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Bill O
12-17-2009, 08:00 PM
Here's a quiz (meteorologists need not respond).

Out of these two locations and given conditions (from today), who has less water in the atmosphere?

Mount Washington (4am):
Temp: -24F
Dewpoint: -24F
Relative Humidity: 100%
Conditions: Freezing Fog

Death Valley (4pm)
Temp: 61F
Dewpoint: 35F
Relative Humidity: 38%
Conditions: Clear

inthebeginning
12-17-2009, 10:30 PM
Here's a quiz (meteorologists need not respond).

Out of these two locations and given conditions (from today), who has less water in the atmosphere?

Mount Washington (4am):
Temp: -24F
Dewpoint: -24F
Relative Humidity: 100%
Conditions: Freezing Fog

Death Valley (4pm)
Temp: 61F
Dewpoint: 35F
Relative Humidity: 38%
Conditions: Clear

This has got to be easier than it appears. As I understand it, Relative Humidity is the amount of water available in the atmosphere. Just because KMWN was at 100% and only 38% at Death Valley, the temp certainly has something to do with it...and the altitude ;)

I am going to say Mt. Washington had less water in the atmosphere in the above reports.

That's my final answer.

Snow Miser
12-18-2009, 07:45 AM
Here's a quiz (meteorologists need not respond).

Out of these two locations and given conditions (from today), who has less water in the atmosphere?

Mount Washington (4am):
Temp: -24F
Dewpoint: -24F
Relative Humidity: 100%
Conditions: Freezing Fog

Death Valley (4pm)
Temp: 61F
Dewpoint: 35F
Relative Humidity: 38%
Conditions: Clear

Mount Washington for sure. Even with 100 % relative humidity, at -24F, there must be next to no water in the air.

Patrad Fischroy
12-18-2009, 12:53 PM
Yes, at that temperature, all it takes are 3 or 4 molecules of water to get to saturation point.:cool:

sdways01
12-18-2009, 02:49 PM
Without even knowing much about that part of weather, I am figuring that fact that this question is posted on this particular forum alone means that Mt. Washington had less water in the atmosphere.
;)

Brad
12-18-2009, 06:53 PM
Yes, it is an obvious trick question. So, why is the answer Mt Washington?

Bill O
12-18-2009, 07:15 PM
Without even knowing much about that part of weather, I am figuring that fact that this question is posted on this particular forum alone means that Mt. Washington had less water in the atmosphere.
;)

I like that reasoning...and, of course, you are all correct.

The real measure of moisture in the atmosphere is dewpoint, not relative humidity. As the name implies, relative humidity is just that, relative. The lower the dewpoint the drier the atmosphere. The next observation the summit broke out of the clouds and the dewpoint dropped down to -35F.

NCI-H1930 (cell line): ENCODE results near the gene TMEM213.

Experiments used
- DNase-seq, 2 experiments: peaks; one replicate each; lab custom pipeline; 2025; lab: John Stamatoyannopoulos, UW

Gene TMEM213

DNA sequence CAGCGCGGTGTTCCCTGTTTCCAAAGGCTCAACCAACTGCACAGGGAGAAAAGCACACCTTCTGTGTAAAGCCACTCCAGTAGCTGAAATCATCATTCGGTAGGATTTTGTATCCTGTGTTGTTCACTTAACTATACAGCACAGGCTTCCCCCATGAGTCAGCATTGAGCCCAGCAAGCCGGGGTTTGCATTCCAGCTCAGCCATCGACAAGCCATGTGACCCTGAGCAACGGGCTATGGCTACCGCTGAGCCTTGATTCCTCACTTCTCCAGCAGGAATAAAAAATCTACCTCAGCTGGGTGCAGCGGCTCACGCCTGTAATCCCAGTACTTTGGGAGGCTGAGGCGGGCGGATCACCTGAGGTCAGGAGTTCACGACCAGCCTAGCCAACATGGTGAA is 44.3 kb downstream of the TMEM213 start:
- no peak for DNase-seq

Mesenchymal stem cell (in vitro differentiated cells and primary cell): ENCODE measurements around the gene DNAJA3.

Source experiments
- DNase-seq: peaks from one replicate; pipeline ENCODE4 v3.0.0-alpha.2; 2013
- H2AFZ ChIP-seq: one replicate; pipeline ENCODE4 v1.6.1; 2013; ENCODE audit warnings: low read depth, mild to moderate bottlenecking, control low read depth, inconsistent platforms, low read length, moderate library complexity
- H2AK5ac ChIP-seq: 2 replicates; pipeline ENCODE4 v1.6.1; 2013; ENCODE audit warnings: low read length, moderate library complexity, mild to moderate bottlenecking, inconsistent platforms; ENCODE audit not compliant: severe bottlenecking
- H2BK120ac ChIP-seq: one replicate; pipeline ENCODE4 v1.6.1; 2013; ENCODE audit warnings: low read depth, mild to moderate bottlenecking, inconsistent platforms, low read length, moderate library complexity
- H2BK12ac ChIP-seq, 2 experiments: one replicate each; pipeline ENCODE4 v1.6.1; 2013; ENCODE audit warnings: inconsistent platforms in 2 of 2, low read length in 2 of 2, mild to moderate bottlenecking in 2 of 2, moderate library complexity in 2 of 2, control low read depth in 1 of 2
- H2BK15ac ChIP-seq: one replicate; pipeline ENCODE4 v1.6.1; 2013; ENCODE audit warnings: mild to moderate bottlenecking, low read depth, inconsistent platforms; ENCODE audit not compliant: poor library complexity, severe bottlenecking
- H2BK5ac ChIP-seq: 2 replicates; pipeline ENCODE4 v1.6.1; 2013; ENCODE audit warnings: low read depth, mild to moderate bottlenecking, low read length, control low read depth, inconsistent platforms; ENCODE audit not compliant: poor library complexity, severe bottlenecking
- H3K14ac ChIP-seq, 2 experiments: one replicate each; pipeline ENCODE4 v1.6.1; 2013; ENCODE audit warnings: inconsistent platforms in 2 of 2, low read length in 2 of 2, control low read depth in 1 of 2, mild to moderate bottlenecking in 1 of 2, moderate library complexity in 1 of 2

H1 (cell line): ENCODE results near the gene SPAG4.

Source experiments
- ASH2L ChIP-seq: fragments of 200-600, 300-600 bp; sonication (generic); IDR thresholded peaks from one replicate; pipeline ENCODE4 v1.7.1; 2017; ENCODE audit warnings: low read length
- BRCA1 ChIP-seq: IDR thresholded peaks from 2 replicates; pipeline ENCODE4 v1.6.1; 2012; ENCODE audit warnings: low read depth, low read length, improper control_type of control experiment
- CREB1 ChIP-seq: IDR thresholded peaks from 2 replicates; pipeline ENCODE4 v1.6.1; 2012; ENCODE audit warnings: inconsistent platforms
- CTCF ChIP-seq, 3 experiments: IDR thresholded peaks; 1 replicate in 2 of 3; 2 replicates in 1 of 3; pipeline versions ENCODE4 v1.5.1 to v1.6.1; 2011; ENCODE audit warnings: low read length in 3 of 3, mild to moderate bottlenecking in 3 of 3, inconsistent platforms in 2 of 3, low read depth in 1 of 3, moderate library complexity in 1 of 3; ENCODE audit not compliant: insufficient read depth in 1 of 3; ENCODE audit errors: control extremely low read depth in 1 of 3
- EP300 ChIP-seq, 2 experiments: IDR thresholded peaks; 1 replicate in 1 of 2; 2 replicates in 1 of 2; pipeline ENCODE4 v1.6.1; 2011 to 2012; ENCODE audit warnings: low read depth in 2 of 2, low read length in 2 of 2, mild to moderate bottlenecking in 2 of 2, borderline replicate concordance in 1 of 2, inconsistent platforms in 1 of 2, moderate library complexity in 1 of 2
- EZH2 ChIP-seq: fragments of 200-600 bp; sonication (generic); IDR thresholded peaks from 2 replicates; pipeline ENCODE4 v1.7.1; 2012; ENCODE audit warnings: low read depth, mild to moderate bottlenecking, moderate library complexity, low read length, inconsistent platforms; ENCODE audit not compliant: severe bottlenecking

Brad
12-19-2009, 05:49 PM
Okay, how about a help on what dewpoint really means.

Snow Miser
12-19-2009, 06:25 PM
I think it's basically the temperature at which the air cannot hold anymore moisture, and it begins to condense.

Bill O
12-19-2009, 09:04 PM
I think it's basically the temperature at which the air cannot hold anymore moisture, and it begins to condense.

That's a great answer. The typical meteorologist would give you a four paragraph explanation that just leaves you more confused.

Another way to look at it. It's the temperature your cold glass needs to be to get condensation on it. That's why in the summer you get water on the outside of a cold drink, but not in the winter.

inthebeginning
12-20-2009, 09:24 AM
That's a great answer. The typical meteorologist would give you a four paragraph explanation that just leaves you more confused.

Another way to look at it. It's the temperature your cold glass needs to be to get condensation on it. That's why in the summer you get water on the outside of a cold drink, but not in the winter.

Does the content of the glass have any effect on the amount of condensation? ;)

RI Swamp Yankee
12-20-2009, 08:07 PM
Does the content of the glass have any effect on the amount of condensation? ;)

Sure does, a big cold glass of lemonade, after working in the yard on a hot day, doesn't stay in my glass long enough to form condensation! :o

Snow Miser
12-20-2009, 09:21 PM
Sure does, a big cold glass of lemonade, after working in the yard on a hot day, doesn't stay in my glass long enough to form condensation! :o

And an ice cold bottle of beer on a hot, humid summer night never lasts long enough to gather condensation either :-)